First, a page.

Current Deakin Students
To access your official course details for the year you started your degree, please visit the handbook
Gain an insight into why people think, feel and behave the way they do. After a solid foundation in the elements of human behaviour, your Bachelor of Psychological Science (Honours) year allows you to pursue a career as a psychologist, and prepare yourself for postgraduate study.
Do you want to learn from industry professionals and begin a rewarding psychology career?
During your honours year, you will get the chance to build on your relevant undergraduate degree and learn an extended range of psychological assessment methods, as well as gain an understanding of the process of formulating psychological opinion in casework.
The research and analytical skills you develop in your honours year will strengthen the quality of your research projects, and become indispensable tools in your future career.
Upon graduating, you will be eligible to apply for provisional registration as a psychologist with the Psychology Board of Australia (PBA). If you would like to pursue full registration, you can go on to complete two years of relevant work under the supervision of a registered psychologist, or complete a master’s or doctorate that includes work placement. Students wishing to become fully registered psychologists can then apply to continue their study by undertaking one of the following:
- Master of Psychology (Clinical)
- Master of Psychology (Organisational)
- Master of Professional Psychology
- Doctor of Psychology (Clinical).
To complete the Bachelor of Psychological Science (Honours) students must attain 8 credit points.
Psychology Honours consists of two components: coursework and a thesis.
The coursework component (consisting of classes and seminars) contributes 50% to the final grade of Honours awarded. Part time students must complete the coursework component in the first year of their course. As required by the accreditation guidelines of the Australian Psychological Society, the coursework covers:
- research methods;
- issues in psychological assessment; and
- client-centred skills in practice
The thesis component (see HPS435 and HPS436) contributes 50% to the final grade of honours awarded. The thesis is a write-up of an individual research project based on an original piece of empirical research. A range of types of data (qualitative, quantitative, subjective, objective) and a range of data-collection settings and methodologies can be used as the basis of the thesis component.
The thesis is submitted in two parts:
- a 1500 word research proposal submitted mid-year and
- a 5000-word report on the empirical component submitted in October.
The literature review and empirical report section of the thesis typically contribute 30% and 70% respectively to the final mark for the thesis component.
Attendance and presentation at the annual School Fourth Year Conference is a hurdle requirement. Students enrolled in the CLOUD online mode have the option to attend or undertake an alternative assessment.
All commencing Faculty of Health Undergraduate and Postgraduate course work students are required to complete HAI010 Academic Integrity in their first trimester of study (0 credit point compulsory unit).
Students are required to meet the University's academic progress and conduct requirements. Click here for more information.
2021 course information
Campuses by intake
Campus availability varies per trimester. This means that a course offered in Trimester 1 may not be offered in the same location for Trimester 2 or 3. Read more to learn where this course will be offered throughout the year.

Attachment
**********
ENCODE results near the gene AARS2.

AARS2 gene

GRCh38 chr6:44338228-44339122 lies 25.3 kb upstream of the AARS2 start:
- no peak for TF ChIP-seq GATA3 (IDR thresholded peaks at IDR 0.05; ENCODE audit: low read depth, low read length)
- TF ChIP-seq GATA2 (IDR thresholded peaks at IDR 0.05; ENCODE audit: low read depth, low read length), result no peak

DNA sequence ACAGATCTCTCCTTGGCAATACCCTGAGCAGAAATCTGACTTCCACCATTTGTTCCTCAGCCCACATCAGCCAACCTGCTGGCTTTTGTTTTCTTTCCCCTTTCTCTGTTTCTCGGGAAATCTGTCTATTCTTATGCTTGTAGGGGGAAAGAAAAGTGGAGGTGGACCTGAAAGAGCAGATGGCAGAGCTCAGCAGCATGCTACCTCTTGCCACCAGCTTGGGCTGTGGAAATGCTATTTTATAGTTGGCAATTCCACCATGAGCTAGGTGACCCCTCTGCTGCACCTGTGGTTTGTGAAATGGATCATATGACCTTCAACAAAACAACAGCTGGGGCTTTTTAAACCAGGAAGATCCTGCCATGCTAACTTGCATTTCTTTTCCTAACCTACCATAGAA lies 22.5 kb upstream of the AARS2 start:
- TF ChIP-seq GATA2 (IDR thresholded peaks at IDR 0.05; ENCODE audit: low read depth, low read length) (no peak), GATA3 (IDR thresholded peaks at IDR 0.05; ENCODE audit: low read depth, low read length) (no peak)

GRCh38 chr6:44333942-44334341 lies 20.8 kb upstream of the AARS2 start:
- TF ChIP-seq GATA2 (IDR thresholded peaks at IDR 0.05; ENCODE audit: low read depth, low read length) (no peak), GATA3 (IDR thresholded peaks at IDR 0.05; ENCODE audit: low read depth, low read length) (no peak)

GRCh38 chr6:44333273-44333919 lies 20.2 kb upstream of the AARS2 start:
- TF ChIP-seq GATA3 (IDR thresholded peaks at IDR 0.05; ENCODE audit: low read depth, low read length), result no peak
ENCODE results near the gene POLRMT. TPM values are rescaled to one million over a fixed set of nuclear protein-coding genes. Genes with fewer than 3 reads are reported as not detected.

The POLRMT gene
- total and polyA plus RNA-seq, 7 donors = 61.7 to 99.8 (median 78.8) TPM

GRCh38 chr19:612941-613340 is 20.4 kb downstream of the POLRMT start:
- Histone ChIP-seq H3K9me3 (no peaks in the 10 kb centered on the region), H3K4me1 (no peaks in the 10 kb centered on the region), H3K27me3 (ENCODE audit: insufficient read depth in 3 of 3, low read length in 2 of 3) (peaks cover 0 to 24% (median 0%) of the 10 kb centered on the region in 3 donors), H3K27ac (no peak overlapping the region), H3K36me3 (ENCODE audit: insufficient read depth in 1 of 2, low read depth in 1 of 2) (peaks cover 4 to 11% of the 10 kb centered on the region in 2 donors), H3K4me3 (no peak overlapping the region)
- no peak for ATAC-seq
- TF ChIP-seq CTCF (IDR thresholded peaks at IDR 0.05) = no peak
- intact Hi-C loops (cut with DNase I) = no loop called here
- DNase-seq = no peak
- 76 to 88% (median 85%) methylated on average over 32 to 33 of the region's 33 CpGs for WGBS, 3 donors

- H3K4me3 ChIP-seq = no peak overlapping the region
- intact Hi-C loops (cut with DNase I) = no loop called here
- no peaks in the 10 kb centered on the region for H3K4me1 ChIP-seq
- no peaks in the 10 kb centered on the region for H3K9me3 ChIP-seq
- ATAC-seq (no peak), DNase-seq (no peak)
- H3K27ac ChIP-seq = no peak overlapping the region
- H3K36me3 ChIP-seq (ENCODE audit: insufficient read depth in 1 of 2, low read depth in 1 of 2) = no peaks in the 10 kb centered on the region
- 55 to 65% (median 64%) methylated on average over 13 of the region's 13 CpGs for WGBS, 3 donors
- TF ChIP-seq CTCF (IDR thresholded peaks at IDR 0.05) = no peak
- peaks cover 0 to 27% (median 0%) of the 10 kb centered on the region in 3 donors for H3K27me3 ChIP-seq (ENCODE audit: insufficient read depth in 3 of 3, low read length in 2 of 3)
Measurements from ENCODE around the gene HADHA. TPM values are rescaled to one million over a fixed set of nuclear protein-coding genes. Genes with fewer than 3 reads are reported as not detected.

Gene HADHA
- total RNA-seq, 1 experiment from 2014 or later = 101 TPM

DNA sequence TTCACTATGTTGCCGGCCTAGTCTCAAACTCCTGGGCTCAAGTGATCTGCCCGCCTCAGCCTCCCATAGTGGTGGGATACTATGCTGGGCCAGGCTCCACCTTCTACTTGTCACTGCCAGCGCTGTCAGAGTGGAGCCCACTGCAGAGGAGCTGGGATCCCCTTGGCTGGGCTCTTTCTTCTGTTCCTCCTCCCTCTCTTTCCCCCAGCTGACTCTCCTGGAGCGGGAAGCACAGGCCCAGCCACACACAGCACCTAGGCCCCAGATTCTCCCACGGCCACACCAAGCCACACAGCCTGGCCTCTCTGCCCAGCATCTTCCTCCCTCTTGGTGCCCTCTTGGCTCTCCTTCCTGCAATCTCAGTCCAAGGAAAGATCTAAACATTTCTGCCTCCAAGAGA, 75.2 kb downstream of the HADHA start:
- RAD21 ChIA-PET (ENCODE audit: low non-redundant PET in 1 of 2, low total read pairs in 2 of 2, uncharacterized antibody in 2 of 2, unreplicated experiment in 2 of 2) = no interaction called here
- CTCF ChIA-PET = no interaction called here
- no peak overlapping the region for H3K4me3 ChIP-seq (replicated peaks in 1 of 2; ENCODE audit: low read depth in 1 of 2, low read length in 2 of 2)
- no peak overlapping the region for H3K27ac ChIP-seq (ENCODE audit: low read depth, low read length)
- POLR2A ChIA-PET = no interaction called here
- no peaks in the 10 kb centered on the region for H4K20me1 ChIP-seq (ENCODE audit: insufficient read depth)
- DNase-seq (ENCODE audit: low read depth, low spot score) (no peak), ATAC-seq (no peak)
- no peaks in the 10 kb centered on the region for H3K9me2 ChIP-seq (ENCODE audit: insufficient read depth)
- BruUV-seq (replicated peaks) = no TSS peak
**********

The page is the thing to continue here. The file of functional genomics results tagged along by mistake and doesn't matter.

Trimester 1 - March
- Start date: March
- Available at:
- Burwood (Melbourne)
- Waterfront (Geelong)
Trimester 2 - July
- Start date: July
- Available at:
- Burwood (Melbourne)
- Waterfront (Geelong)
Applications for Trimester 2 2021 close on 14 June 2021.
Deakin splits the academic year into three terms, known as trimesters. Most students usually undertake two trimesters each year (March-June, July-November).
Additional course information
Course duration - additional information
Course duration may be affected by delays in completing course requirements, such as accessing or completing work placements.
Mandatory student checks
There are no mandatory student checks required for this course.
You should be able to commit 35 hours a week to your honours degree
Reasonable adjustments to participation and other course requirements will be made for students with a disability. Click here for more information.
Higher education experience
If you successfully completed your bachelor degree, your selection is based on the following.
This course uses your entire academic record as part of its selection considerations.
- Bachelor Degree from Deakin University with an approved three-year major sequence in psychology with a minimum of a mid-credit (65%) in Research Methods B and a minimum average of 65% over all level-2 and level-3 Psychology core units, or
- Graduate Diploma in Psychological Science or Graduate Diploma of Psychological Studies from Deakin University with a minimum of a mid-credit (65%) in Research Methods B and a minimum average of 65% over all level-2 and level-3 Psychology core units.
- Bachelor Degree (with an APAC accredited three-year major sequence in psychology) with a minimum of a mid-credit (65%) in a level three psychology Research Methods unit and a minimum average of 75% over all level-2 and level-3 Psychology core units, or
- A Foundation Level 1 APAC accredited Psychology course or equivalent (for example: a 3-year bridging course - Graduate Diploma of Psychology) with a minimum of a mid-credit (65%) in level three psychology Research Methods unit and a minimum average of 75% over all level-2 and level-3 Psychology core units.
All applicants must meet the minimum English language requirements. Please read about other ways of satisfying the English language proficiency requirement.
Applicants who have not completed their course by application closing dates:
- Conditional offers may be granted to eligible students.
- Final assessment will occur when we receive your final results.